Instead of criticizing God when calamity happens, we ought to remain amazed that the mercy of God is known at all.
Theodicy - “a vindication of the divine attributes, particularly holiness and justice, in establishing or allowing the existence of physical and moral evil.” One Hollywood notable declared: “God” sent Harvey and Irma because America elected Donald Trump as President. Over the past several days I have been asked about whether God sent these things to judge Houston, Florida, or America in general. Even greater is the question of how God can allow things like Harvey and Irma, the earthquake in Mexico, and other disasters to happen. If He is good, why does He not prevent these kinds of things? Here is the best answer that I can provide to these questions:
God does not deal with us in the ways we deserve. David the king says: “He has not dealt with us according to our sins, nor rewarded us according to our iniquities” [Psalm 103:10]. If God were to exercise justice, all sinners would be consumed by His wrath. Ezra had it right when he said: “After all that has come upon us for our evil deeds and great guilt, since You our God have requited us less than our iniquities deserve …” Ezra 9:13.
God is gracious in showing kindness and patience toward men as a general modus operandi. Jesus made this clear by stating: “love your enemies and pray for those who persecute you, so that you may be sons of your Father who is in heaven; for He causes His sun to rise on the evil and the good, and sends rain on the righteous and the unrighteous” [Matthew 5:44-45]. When we show kindness to undeserving people, we are like our Heavenly Father who does the same.
God’s mercy is the reason we are not all consumed. The prophet Jeremiah declares: “The Lord’s lovingkindness [mercies] indeed never cease, for His compassions never fail. They are new every morning; great is Your faithfulness” [Lamentations 3:22-23]. The constancy of God’s mercy and grace becomes something to which men become so accustomed that anything that does not sustain our well-being is viewed as unfair or unmerited. Instead of criticizing God when calamity happens, we ought to remain amazed that the mercy of God is known at all.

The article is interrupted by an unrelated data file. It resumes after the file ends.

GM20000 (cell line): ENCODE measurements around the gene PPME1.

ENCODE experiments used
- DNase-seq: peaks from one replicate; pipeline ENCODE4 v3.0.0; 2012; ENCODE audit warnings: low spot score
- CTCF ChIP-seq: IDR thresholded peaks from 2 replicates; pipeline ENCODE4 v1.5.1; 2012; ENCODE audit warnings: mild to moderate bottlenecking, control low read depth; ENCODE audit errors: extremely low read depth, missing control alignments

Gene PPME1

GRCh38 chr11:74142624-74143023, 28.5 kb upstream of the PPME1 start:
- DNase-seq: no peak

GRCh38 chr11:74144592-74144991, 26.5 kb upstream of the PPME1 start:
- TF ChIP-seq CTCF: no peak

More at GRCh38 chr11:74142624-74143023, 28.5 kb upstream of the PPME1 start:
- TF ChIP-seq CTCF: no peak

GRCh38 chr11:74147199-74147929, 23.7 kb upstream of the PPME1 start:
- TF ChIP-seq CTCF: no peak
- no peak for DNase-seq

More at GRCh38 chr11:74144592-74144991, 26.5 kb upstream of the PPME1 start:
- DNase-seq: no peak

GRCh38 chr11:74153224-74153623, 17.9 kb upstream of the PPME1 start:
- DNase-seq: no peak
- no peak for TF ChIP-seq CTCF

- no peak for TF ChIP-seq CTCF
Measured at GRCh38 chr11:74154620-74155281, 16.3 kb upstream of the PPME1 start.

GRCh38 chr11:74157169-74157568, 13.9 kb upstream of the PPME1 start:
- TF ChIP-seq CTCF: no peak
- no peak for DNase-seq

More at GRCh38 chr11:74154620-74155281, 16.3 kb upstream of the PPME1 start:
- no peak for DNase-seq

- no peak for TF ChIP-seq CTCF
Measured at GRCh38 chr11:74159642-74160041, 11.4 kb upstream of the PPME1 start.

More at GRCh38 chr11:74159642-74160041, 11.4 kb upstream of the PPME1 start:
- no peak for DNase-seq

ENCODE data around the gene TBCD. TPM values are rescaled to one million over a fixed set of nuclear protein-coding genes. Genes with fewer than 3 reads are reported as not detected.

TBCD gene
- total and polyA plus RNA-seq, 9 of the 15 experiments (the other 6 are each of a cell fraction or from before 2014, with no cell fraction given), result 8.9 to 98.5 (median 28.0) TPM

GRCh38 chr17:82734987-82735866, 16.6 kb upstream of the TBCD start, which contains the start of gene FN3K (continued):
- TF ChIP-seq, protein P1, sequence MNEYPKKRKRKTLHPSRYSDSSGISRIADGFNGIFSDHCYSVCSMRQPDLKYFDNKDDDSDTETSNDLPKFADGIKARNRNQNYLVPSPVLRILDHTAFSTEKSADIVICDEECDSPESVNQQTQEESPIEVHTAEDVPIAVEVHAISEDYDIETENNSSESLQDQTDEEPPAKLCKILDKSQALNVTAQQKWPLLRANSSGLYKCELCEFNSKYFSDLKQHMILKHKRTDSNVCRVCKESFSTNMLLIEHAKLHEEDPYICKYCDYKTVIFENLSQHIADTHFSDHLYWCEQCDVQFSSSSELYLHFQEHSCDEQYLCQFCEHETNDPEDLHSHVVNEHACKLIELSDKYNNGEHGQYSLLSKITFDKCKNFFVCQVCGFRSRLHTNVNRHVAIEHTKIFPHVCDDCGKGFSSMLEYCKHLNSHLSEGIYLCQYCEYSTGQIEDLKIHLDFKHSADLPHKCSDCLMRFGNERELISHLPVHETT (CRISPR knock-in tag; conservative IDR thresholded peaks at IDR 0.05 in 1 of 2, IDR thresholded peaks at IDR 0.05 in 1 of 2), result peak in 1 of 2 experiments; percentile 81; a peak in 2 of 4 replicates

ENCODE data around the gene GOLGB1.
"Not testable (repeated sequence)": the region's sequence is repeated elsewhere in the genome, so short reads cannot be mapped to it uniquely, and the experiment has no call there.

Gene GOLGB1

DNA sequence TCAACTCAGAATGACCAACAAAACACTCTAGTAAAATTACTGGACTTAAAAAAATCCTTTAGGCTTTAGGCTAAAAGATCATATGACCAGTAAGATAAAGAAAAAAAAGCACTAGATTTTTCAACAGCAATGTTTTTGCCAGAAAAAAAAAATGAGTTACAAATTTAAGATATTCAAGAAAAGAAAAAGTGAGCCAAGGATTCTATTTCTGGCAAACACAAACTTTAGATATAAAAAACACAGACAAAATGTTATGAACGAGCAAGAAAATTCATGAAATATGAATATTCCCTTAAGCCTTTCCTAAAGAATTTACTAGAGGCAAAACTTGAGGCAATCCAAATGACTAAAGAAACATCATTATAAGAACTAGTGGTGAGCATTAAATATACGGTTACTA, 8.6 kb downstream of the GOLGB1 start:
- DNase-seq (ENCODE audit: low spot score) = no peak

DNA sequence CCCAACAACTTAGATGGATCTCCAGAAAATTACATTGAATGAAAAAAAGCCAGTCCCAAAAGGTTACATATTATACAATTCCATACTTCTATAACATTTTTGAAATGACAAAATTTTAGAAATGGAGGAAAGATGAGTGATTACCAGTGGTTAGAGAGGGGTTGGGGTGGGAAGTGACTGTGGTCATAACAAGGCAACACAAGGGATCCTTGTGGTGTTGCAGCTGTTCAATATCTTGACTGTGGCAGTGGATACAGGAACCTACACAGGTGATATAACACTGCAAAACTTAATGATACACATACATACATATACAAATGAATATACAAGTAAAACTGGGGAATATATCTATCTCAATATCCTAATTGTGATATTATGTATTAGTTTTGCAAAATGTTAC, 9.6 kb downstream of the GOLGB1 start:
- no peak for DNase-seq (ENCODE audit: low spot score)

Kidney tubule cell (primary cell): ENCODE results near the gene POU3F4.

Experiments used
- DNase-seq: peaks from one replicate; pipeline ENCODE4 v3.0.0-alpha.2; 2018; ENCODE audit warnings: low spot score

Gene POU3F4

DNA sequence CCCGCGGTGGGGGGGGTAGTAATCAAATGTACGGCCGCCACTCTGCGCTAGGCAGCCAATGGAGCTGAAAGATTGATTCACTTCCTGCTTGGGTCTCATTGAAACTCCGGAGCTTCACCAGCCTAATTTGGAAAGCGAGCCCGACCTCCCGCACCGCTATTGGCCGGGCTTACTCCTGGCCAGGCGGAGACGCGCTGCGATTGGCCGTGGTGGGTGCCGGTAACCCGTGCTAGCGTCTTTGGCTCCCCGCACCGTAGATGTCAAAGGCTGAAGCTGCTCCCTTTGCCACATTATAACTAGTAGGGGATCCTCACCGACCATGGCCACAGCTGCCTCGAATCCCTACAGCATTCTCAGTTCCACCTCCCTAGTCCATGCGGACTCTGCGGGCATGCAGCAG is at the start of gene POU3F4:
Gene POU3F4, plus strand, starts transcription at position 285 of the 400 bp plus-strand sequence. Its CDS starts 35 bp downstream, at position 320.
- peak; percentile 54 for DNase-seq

Natural disasters serve as reminders of the greater consequences awaiting those who refuse to respond to God’s kindness with repentance. The Apostle Paul said: “Do you think lightly of the riches of His kindness and tolerance and patience, not knowing that the kindness of God leads you to repentance? But because of your stubbornness and unrepentant heart you are storing up wrath for yourself in the day of wrath and revelation of the righteous judgment of God” [Romans 2:4-5].
Jesus taught that whenever disaster strikes, men should immediately consider their own condition before the Lord. He said: “Do you suppose that those eighteen on whom the tower in Siloam fell and killed them were worse culprits than all the men who live in Jerusalem? I tell you, no, but unless you repent, you will all likewise perish” [Luke 13:4-5]. Jesus’ point is that instead of seeing God as somehow unjust when bad things happen, we need to see it as an exercise of mercy to remind us all of the greater consequences of our sin - the eternal punishment that awaits all unrepentant sinners.
We all ought to live in a state of gratitude that God shows us kindness at all. The only way He can is because of the work of the Lord Jesus Christ who makes it possible for any of us to know God’s goodness. Without Christ, there is nothing but wrath and judgment. Thanks be to God whose kindness is shown most notably through our Lord Jesus Christ!